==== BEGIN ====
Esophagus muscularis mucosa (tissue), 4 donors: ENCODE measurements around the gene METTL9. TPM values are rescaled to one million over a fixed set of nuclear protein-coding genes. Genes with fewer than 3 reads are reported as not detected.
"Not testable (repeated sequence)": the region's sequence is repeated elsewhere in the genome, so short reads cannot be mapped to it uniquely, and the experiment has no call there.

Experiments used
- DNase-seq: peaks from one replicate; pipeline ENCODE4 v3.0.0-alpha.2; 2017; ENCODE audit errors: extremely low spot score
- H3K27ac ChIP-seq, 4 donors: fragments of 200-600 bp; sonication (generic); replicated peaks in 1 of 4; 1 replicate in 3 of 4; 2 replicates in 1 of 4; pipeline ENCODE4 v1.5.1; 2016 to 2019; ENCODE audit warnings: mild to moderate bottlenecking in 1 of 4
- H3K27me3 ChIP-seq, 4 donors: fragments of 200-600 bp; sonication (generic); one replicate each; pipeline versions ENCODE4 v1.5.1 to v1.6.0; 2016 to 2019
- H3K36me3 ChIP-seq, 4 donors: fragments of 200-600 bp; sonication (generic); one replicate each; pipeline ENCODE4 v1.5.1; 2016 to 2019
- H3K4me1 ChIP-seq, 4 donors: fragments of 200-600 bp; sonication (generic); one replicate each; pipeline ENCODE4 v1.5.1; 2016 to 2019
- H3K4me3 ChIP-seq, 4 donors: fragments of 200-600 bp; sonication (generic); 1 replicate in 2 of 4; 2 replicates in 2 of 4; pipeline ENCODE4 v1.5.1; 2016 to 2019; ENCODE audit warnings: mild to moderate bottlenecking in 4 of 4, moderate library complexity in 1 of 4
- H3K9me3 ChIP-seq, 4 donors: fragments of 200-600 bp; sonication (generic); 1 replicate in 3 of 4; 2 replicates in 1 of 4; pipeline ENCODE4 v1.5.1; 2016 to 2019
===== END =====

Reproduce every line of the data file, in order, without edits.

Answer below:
Esophagus muscularis mucosa (tissue), 4 donors: ENCODE measurements around the gene METTL9. TPM values are rescaled to one million over a fixed set of nuclear protein-coding genes. Genes with fewer than 3 reads are reported as not detected.
"Not testable (repeated sequence)": the region's sequence is repeated elsewhere in the genome, so short reads cannot be mapped to it uniquely, and the experiment has no call there.

Experiments used
- DNase-seq: peaks from one replicate; pipeline ENCODE4 v3.0.0-alpha.2; 2017; ENCODE audit errors: extremely low spot score
- H3K27ac ChIP-seq, 4 donors: fragments of 200-600 bp; sonication (generic); replicated peaks in 1 of 4; 1 replicate in 3 of 4; 2 replicates in 1 of 4; pipeline ENCODE4 v1.5.1; 2016 to 2019; ENCODE audit warnings: mild to moderate bottlenecking in 1 of 4
- H3K27me3 ChIP-seq, 4 donors: fragments of 200-600 bp; sonication (generic); one replicate each; pipeline versions ENCODE4 v1.5.1 to v1.6.0; 2016 to 2019
- H3K36me3 ChIP-seq, 4 donors: fragments of 200-600 bp; sonication (generic); one replicate each; pipeline ENCODE4 v1.5.1; 2016 to 2019
- H3K4me1 ChIP-seq, 4 donors: fragments of 200-600 bp; sonication (generic); one replicate each; pipeline ENCODE4 v1.5.1; 2016 to 2019
- H3K4me3 ChIP-seq, 4 donors: fragments of 200-600 bp; sonication (generic); 1 replicate in 2 of 4; 2 replicates in 2 of 4; pipeline ENCODE4 v1.5.1; 2016 to 2019; ENCODE audit warnings: mild to moderate bottlenecking in 4 of 4, moderate library complexity in 1 of 4
- H3K9me3 ChIP-seq, 4 donors: fragments of 200-600 bp; sonication (generic); 1 replicate in 3 of 4; 2 replicates in 1 of 4; pipeline ENCODE4 v1.5.1; 2016 to 2019